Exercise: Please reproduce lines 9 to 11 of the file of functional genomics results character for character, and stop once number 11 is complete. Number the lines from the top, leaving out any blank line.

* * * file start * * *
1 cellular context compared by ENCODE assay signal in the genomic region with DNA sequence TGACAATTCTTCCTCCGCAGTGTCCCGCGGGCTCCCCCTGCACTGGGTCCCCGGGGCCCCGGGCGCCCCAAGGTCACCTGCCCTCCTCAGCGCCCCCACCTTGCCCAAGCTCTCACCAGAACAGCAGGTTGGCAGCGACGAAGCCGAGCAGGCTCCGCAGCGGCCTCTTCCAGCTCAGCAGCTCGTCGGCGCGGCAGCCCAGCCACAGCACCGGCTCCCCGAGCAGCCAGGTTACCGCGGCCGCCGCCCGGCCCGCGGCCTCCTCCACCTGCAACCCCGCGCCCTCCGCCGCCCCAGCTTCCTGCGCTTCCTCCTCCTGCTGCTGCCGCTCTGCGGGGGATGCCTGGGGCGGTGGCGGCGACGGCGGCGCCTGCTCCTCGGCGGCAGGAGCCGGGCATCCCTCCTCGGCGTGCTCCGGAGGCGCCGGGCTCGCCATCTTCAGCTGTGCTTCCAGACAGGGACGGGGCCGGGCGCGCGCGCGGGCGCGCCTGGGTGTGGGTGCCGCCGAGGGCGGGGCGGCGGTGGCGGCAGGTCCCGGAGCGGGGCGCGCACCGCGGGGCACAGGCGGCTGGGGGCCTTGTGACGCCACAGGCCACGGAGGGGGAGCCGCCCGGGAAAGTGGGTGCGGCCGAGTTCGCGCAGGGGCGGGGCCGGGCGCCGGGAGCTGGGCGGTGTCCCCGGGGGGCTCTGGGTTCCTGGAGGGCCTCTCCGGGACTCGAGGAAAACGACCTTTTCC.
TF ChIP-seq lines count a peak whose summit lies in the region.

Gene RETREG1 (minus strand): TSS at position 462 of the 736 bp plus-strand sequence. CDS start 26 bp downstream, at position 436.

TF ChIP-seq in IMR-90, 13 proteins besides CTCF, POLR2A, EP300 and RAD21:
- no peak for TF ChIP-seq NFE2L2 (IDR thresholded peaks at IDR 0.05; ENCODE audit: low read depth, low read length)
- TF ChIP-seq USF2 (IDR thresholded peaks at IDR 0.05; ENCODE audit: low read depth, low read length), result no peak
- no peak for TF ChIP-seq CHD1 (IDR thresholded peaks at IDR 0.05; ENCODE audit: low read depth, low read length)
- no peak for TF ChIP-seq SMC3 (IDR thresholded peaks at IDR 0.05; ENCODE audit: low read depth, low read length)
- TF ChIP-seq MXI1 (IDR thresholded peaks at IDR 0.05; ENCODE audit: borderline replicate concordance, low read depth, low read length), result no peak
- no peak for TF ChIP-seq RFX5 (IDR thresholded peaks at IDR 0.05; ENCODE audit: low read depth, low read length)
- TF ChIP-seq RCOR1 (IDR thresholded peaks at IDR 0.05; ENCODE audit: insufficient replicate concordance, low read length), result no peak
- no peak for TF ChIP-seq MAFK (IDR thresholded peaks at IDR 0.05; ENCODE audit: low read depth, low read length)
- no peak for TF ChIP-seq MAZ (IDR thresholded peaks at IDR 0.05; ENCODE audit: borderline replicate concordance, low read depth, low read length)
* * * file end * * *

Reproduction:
- TF ChIP-seq MXI1 (IDR thresholded peaks at IDR 0.05; ENCODE audit: borderline replicate concordance, low read depth, low read length), result no peak
- no peak for TF ChIP-seq RFX5 (IDR thresholded peaks at IDR 0.05; ENCODE audit: low read depth, low read length)
- TF ChIP-seq RCOR1 (IDR thresholded peaks at IDR 0.05; ENCODE audit: insufficient replicate concordance, low read length), result no peak